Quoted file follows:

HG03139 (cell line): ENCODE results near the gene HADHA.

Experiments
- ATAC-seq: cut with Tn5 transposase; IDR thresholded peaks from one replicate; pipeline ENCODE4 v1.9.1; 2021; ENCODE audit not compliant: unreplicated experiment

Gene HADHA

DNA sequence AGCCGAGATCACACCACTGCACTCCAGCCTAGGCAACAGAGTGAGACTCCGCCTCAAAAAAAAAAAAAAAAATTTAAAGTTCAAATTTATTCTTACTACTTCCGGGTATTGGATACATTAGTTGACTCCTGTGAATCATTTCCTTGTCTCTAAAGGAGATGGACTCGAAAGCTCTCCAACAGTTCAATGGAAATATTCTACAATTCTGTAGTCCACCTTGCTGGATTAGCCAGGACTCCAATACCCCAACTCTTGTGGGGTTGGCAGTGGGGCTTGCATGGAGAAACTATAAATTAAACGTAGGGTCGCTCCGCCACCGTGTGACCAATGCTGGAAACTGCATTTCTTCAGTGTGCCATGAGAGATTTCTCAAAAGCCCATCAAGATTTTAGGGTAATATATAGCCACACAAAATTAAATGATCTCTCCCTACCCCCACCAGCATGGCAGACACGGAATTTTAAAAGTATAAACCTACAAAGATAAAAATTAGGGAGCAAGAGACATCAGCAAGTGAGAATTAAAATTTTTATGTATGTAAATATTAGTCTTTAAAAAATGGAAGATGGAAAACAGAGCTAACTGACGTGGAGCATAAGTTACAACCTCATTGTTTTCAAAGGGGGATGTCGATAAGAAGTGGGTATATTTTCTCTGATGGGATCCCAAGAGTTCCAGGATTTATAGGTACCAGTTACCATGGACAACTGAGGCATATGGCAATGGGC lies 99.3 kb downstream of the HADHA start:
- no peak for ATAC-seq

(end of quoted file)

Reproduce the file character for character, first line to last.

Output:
HG03139 (cell line): ENCODE results near the gene HADHA.

Experiments
- ATAC-seq: cut with Tn5 transposase; IDR thresholded peaks from one replicate; pipeline ENCODE4 v1.9.1; 2021; ENCODE audit not compliant: unreplicated experiment

Gene HADHA

DNA sequence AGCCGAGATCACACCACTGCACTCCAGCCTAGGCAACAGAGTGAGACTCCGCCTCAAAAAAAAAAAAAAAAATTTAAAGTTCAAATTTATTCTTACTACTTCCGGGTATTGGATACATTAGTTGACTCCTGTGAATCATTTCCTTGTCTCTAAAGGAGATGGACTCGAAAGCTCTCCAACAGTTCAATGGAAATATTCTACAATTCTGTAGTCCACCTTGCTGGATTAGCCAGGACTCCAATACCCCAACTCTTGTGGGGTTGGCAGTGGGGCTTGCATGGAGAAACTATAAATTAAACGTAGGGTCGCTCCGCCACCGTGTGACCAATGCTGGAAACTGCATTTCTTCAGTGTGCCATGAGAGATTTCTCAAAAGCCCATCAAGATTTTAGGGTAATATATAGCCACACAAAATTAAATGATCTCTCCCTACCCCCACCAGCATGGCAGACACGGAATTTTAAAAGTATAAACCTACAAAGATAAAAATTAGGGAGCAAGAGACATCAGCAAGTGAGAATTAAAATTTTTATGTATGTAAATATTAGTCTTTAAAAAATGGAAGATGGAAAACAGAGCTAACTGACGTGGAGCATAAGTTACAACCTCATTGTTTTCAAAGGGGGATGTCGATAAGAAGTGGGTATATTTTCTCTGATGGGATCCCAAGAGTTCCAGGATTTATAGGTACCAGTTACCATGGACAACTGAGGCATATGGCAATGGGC lies 99.3 kb downstream of the HADHA start:
- no peak for ATAC-seq